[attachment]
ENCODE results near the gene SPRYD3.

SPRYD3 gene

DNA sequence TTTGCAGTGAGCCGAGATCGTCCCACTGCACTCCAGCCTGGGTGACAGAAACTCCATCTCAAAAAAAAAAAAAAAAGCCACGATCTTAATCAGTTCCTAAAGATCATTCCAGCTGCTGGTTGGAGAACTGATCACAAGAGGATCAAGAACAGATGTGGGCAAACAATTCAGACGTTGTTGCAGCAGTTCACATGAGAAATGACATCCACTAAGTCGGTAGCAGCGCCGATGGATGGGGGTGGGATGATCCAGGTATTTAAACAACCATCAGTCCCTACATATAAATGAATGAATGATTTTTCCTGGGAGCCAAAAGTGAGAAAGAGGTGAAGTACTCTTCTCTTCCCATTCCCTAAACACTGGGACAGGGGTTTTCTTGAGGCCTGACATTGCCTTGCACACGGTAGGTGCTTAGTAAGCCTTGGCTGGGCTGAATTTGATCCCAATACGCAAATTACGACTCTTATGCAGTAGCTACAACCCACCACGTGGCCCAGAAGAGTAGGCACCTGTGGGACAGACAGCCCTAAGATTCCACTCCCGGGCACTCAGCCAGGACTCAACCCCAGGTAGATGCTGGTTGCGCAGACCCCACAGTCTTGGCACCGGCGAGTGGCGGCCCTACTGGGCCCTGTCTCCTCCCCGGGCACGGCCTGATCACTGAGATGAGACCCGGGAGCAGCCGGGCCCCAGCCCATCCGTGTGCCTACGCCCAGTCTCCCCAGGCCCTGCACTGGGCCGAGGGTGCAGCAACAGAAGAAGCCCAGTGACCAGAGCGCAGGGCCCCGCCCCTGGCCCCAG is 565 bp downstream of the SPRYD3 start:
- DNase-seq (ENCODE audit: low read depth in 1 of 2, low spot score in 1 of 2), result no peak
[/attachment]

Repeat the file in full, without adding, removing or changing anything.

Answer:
ENCODE results near the gene SPRYD3.

SPRYD3 gene

DNA sequence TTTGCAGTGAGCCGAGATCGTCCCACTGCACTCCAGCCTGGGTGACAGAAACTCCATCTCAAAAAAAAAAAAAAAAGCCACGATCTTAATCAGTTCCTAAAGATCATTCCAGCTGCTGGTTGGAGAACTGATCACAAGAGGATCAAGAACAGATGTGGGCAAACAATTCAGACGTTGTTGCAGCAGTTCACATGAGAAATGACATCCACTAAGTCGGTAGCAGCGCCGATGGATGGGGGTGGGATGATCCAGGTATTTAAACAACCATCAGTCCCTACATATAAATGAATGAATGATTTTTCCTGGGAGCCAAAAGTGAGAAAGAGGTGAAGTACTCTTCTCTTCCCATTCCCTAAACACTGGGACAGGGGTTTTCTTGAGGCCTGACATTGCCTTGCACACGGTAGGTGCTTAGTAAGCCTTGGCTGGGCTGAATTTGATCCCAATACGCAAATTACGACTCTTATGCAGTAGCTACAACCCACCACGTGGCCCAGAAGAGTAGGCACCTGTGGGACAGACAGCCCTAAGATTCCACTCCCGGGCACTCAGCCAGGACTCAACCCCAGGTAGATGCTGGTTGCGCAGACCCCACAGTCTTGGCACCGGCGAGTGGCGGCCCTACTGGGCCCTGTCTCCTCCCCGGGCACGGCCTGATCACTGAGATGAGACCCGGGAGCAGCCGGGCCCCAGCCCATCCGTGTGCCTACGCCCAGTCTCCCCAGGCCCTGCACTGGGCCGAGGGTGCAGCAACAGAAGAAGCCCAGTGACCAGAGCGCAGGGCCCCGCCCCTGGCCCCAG is 565 bp downstream of the SPRYD3 start:
- DNase-seq (ENCODE audit: low read depth in 1 of 2, low spot score in 1 of 2), result no peak